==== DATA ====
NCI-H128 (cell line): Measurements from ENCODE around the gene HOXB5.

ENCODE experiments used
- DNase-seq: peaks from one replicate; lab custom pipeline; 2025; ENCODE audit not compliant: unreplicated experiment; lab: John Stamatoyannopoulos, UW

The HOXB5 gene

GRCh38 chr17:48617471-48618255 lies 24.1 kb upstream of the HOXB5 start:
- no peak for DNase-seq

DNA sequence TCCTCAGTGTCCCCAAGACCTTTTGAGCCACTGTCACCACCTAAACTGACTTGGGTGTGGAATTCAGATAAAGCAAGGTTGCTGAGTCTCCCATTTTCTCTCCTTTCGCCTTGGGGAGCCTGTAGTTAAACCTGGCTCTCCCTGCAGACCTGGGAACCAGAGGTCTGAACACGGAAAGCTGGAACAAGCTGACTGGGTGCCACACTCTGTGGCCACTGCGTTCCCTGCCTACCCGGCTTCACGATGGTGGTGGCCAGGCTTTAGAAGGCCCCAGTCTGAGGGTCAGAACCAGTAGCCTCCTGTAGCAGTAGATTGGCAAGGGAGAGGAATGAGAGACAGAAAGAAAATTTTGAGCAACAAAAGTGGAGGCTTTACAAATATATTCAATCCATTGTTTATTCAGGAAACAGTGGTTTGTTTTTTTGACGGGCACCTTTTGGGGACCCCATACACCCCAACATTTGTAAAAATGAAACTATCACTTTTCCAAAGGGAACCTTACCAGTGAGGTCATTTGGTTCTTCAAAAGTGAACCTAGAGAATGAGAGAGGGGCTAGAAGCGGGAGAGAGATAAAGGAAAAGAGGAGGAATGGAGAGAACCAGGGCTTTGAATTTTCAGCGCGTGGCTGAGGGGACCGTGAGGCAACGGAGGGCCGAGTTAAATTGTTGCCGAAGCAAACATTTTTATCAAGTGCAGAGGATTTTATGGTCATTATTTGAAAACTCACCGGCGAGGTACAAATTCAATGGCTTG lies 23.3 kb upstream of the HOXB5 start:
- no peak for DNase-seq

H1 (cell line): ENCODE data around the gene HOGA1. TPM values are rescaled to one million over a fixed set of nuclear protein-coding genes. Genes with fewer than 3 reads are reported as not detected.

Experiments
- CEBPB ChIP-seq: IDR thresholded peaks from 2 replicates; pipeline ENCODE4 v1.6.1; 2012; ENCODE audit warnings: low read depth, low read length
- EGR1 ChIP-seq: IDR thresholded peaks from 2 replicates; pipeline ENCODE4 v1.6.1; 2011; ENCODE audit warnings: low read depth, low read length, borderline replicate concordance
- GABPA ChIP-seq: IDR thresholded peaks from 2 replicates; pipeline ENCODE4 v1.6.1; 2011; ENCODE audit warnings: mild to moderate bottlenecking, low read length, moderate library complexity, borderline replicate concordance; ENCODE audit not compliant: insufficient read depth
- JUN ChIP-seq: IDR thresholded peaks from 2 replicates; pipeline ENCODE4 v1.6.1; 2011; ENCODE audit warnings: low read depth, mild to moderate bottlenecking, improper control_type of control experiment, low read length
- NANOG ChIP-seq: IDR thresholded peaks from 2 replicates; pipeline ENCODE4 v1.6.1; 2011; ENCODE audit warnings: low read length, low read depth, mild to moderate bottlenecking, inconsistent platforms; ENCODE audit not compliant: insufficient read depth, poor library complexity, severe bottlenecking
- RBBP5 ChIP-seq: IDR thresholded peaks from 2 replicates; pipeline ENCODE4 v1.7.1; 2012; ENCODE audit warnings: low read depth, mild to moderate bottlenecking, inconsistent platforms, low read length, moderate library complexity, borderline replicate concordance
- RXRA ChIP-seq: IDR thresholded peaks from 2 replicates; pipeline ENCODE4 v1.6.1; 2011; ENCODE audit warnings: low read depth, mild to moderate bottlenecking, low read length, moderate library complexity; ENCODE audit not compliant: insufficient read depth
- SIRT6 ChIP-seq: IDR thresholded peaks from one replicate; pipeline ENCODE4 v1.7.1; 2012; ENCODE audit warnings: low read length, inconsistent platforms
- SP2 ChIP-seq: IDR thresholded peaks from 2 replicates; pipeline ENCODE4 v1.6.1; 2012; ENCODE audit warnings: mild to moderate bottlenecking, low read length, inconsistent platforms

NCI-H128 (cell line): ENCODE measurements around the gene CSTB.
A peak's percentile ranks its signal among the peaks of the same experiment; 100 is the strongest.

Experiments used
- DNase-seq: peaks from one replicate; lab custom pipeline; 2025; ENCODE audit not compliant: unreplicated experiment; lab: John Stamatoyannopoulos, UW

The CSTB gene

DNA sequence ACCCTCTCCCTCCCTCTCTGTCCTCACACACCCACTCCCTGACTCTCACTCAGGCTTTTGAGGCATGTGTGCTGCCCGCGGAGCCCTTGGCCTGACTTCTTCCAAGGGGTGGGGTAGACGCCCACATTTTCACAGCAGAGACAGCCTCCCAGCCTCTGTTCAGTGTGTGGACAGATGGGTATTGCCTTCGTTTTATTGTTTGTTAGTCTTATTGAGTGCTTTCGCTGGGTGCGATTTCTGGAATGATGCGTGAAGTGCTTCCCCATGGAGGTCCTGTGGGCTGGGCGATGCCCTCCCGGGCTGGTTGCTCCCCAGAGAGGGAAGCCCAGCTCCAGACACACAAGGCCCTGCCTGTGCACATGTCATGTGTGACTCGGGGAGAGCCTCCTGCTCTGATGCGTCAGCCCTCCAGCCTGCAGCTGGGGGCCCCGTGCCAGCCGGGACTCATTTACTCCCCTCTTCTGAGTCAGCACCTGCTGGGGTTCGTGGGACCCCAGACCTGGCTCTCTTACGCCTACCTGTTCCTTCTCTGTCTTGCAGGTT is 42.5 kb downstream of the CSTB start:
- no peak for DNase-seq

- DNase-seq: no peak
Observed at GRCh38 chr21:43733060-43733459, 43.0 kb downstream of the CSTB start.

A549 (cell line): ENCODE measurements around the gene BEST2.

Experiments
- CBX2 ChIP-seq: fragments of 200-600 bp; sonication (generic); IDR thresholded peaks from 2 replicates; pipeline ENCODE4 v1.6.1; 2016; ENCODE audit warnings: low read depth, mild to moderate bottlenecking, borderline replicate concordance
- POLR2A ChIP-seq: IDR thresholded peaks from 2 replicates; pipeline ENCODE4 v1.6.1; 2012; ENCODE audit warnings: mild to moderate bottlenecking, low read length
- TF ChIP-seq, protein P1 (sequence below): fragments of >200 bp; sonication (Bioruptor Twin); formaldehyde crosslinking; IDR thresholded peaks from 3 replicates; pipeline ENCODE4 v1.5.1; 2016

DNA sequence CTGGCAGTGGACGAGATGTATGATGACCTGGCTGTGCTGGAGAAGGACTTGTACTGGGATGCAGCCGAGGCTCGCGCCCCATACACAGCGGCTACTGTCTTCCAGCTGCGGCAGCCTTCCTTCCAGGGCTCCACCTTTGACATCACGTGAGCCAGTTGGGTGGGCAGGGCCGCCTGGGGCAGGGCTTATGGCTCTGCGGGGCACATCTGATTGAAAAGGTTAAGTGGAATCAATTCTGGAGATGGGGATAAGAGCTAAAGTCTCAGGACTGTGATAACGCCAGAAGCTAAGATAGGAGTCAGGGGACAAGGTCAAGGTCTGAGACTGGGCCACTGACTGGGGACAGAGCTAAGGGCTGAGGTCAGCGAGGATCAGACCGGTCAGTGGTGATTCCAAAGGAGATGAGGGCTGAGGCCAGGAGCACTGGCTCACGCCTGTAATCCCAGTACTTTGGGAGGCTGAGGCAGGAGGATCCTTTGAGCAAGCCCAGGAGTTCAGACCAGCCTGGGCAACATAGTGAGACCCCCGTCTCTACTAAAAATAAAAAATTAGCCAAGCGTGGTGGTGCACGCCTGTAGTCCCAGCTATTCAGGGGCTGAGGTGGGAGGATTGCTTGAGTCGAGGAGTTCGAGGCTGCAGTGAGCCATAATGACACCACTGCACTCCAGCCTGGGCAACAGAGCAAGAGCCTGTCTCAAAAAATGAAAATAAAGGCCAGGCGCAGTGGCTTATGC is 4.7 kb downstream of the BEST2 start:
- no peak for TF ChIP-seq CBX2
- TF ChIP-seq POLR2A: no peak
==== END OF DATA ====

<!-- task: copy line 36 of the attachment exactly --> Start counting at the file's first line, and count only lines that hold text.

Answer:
- TF ChIP-seq POLR2A: no peak